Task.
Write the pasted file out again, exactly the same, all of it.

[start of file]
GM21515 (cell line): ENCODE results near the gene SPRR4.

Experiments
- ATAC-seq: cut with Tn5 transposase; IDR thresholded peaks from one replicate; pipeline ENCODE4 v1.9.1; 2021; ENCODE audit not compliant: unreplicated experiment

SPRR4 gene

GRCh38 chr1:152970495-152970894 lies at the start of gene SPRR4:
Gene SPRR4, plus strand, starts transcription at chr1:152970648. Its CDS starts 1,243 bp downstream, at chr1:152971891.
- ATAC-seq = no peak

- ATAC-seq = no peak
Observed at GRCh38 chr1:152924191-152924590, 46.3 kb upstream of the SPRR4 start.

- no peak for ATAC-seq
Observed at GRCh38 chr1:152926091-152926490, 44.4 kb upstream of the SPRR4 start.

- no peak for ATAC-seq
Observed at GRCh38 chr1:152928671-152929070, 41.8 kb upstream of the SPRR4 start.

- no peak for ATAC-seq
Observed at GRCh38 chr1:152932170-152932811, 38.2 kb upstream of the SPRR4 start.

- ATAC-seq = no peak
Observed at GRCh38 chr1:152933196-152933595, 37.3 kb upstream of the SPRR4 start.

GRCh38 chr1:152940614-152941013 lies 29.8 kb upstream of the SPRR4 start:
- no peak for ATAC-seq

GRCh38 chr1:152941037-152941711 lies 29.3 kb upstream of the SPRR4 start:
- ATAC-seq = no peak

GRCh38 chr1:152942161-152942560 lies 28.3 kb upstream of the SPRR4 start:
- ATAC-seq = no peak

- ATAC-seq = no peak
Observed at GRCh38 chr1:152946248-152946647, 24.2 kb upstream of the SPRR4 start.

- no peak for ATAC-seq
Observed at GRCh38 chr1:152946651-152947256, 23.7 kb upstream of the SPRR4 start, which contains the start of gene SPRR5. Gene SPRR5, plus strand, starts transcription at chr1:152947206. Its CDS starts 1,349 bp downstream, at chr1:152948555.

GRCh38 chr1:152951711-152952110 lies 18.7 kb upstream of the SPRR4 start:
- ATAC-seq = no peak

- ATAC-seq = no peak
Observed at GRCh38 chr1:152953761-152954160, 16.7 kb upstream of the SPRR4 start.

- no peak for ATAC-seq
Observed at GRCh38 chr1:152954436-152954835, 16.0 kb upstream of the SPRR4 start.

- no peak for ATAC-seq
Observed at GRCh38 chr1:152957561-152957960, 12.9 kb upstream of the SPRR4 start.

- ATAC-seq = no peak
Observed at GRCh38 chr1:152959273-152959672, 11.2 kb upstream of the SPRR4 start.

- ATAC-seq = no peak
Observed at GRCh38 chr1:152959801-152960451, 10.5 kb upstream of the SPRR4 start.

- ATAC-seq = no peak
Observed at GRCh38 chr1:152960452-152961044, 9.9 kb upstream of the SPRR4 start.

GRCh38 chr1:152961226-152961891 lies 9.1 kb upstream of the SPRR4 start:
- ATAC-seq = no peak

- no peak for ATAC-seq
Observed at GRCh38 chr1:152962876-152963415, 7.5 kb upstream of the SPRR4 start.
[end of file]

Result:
GM21515 (cell line): ENCODE results near the gene SPRR4.

Experiments
- ATAC-seq: cut with Tn5 transposase; IDR thresholded peaks from one replicate; pipeline ENCODE4 v1.9.1; 2021; ENCODE audit not compliant: unreplicated experiment

SPRR4 gene

GRCh38 chr1:152970495-152970894 lies at the start of gene SPRR4:
Gene SPRR4, plus strand, starts transcription at chr1:152970648. Its CDS starts 1,243 bp downstream, at chr1:152971891.
- ATAC-seq = no peak

- ATAC-seq = no peak
Observed at GRCh38 chr1:152924191-152924590, 46.3 kb upstream of the SPRR4 start.

- no peak for ATAC-seq
Observed at GRCh38 chr1:152926091-152926490, 44.4 kb upstream of the SPRR4 start.

- no peak for ATAC-seq
Observed at GRCh38 chr1:152928671-152929070, 41.8 kb upstream of the SPRR4 start.

- no peak for ATAC-seq
Observed at GRCh38 chr1:152932170-152932811, 38.2 kb upstream of the SPRR4 start.

- ATAC-seq = no peak
Observed at GRCh38 chr1:152933196-152933595, 37.3 kb upstream of the SPRR4 start.

GRCh38 chr1:152940614-152941013 lies 29.8 kb upstream of the SPRR4 start:
- no peak for ATAC-seq

GRCh38 chr1:152941037-152941711 lies 29.3 kb upstream of the SPRR4 start:
- ATAC-seq = no peak

GRCh38 chr1:152942161-152942560 lies 28.3 kb upstream of the SPRR4 start:
- ATAC-seq = no peak

- ATAC-seq = no peak
Observed at GRCh38 chr1:152946248-152946647, 24.2 kb upstream of the SPRR4 start.

- no peak for ATAC-seq
Observed at GRCh38 chr1:152946651-152947256, 23.7 kb upstream of the SPRR4 start, which contains the start of gene SPRR5. Gene SPRR5, plus strand, starts transcription at chr1:152947206. Its CDS starts 1,349 bp downstream, at chr1:152948555.

GRCh38 chr1:152951711-152952110 lies 18.7 kb upstream of the SPRR4 start:
- ATAC-seq = no peak

- ATAC-seq = no peak
Observed at GRCh38 chr1:152953761-152954160, 16.7 kb upstream of the SPRR4 start.

- no peak for ATAC-seq
Observed at GRCh38 chr1:152954436-152954835, 16.0 kb upstream of the SPRR4 start.

- no peak for ATAC-seq
Observed at GRCh38 chr1:152957561-152957960, 12.9 kb upstream of the SPRR4 start.

- ATAC-seq = no peak
Observed at GRCh38 chr1:152959273-152959672, 11.2 kb upstream of the SPRR4 start.

- ATAC-seq = no peak
Observed at GRCh38 chr1:152959801-152960451, 10.5 kb upstream of the SPRR4 start.

- ATAC-seq = no peak
Observed at GRCh38 chr1:152960452-152961044, 9.9 kb upstream of the SPRR4 start.

GRCh38 chr1:152961226-152961891 lies 9.1 kb upstream of the SPRR4 start:
- ATAC-seq = no peak

- no peak for ATAC-seq
Observed at GRCh38 chr1:152962876-152963415, 7.5 kb upstream of the SPRR4 start.